Demand for contractors set to increase in spite of hirers’ confidence in economy falling

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Demand growing for work as a contractor

Short-term forecast demand for temporary and contract workers increased by three basis points to a net positive five percent over the May to July quarter. This growth in demand for contract work is according to new data from a recent survey of 609 UK employers compiled by a leading recruitment industry body.

Demand for temporary or contract work from independent contractor rather than full-time employee was much higher amongst small and medium enterprises (SMEs) than at larger organisations. Forecast demand for contingent workers in the previous quarter of February to April was positive two percent net.

The news that most employer look to hiring a contractor will be well received by many independent contractor or self-employed workers, amid a contraction in the United Kingdom’s gross domestic product (GDP) last quarter. Also, the continuing economic precariousness driven by the uncertainty over the form of the UK’s departure from the European Union will take.

Demand for permanent staff or full-time employee was also expected to increase, due to forecast demand increasing by three basis points over the short- and medium-terms quarter-over-quarter, from positive sixteen percent to positive nineteen percent in the short-term and from positive eighteen percent to positive twenty-one percent in the medium term.

However, the JobsOutlook survey by the Recruitment and Employment Confederation (REC) in association with ComRes also measures employer’ confidence levels in the UK economy as a whole. This dropped one basis point from the previous rolling quarter to net minus twenty-six percent. This is only five percentage points lower than the record level of minus thirty-one percent published in April, relating to the January to March quarter.

For some idea of how confidence levels have dropped over the past three years, confidence levels published in JobsOutlook in June 2016, shortly after the results of the referendum on leaving the European Union (EU), stood at positive twenty-six percent, some fifty-two basis points lower than in the most recent quarter.

Of potential concern to those who work as a contractor will be the data that suggests more hirers are transferring workers from temporary contract position to permanent employment role, with the proportion of employers of temporary workers transferring at least half of them into permanent employment posts each year increasing eight percentage points, from fifteen percent in May to July 2018 to twenty-three percent over the same time period this year.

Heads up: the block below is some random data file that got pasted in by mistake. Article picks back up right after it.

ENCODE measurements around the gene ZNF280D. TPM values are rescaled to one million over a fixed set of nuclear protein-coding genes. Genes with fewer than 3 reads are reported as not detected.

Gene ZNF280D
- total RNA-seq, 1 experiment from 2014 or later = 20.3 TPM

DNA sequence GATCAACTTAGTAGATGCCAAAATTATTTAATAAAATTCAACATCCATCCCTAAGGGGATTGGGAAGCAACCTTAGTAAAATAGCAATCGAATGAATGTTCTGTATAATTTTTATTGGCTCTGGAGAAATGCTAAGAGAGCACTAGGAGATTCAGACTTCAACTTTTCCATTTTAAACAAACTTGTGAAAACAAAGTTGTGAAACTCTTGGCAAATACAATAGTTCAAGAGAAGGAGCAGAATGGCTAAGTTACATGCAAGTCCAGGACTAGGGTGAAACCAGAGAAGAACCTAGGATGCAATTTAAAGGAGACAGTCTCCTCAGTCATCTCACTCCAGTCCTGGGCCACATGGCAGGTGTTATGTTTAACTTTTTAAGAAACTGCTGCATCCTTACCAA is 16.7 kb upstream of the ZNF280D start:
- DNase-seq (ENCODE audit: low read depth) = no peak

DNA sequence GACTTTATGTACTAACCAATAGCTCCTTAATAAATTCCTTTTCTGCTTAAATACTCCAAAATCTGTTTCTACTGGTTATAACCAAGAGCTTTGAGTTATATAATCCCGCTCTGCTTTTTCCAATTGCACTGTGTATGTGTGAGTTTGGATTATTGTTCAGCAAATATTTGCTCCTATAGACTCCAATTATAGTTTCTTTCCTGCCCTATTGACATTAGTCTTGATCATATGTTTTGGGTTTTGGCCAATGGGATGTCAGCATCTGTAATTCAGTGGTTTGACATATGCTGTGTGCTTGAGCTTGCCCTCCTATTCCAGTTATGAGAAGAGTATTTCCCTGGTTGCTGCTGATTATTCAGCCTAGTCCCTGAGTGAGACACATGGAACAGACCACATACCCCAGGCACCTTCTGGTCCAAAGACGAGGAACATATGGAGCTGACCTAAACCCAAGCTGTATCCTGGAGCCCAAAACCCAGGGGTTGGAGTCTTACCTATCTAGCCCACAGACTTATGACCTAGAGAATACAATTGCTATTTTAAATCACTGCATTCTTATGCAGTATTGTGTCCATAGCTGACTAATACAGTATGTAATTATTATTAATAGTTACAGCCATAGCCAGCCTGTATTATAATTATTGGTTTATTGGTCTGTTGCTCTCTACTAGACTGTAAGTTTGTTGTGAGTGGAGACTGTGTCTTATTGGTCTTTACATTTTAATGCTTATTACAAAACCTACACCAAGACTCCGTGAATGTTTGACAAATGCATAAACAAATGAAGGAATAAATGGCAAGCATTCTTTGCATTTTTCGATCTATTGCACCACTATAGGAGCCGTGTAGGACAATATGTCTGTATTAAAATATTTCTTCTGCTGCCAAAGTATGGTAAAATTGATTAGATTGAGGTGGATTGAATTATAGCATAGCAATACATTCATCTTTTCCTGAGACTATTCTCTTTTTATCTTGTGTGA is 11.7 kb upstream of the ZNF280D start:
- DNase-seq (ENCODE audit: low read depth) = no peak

Commenting on the results of the JobsOutlook survey, Tom Hadley, director of policy and campaigns at the REC, said: “Our flexible labour market continues to be one of the strongest elements of the UK economy. This most recent survey shows employers are still looking to take on both permanent and temporary workers as they seek to maintain stability amidst the Brexit uncertainty.

More employers also seem to be trying to transfer their best workers with independent contractor status into permanent full-time employment roles as candidate shortages continue to bite across many sectors. This means that those work as a contractor have higher chance of benefiting from permanent employee benefits as they start to get full-time work.

“These skills shortages are especially acute in sectors like health and social care. With over one hundred thousand vacancies in the NHS and staff already working at full capacity, the government’s recent announcement on ending freedom of movement has come at the worst possible time. EU workers are an integral part of our health and social care system and the UK workforce as a whole. It is essential that the government has in place a sensible transition towards an evidence-based immigration policy to help reassure employers and EU citizens.”

Other results included forty-six percent of employers of permanent staff expressing concern over availability of suitable candidates when hiring an employee, with health and social care skills being the rarest, and also seventy-seven percent of hirers indicating that they had little or no surplus capacity in their workforce. Forty-five percent of public sector employers surveyed had zero spare capacity.

The UK employment rate for the April to June quarter was 76.1 percent, the joint-highest on record since comparable records began in 1971.

The JobsOutlook report is produced by the REC in partnership with ComRes. ComRes interviewed 609 UK employers involved in hiring by telephone between 7 May and 25 July 2019.

29th August 2019.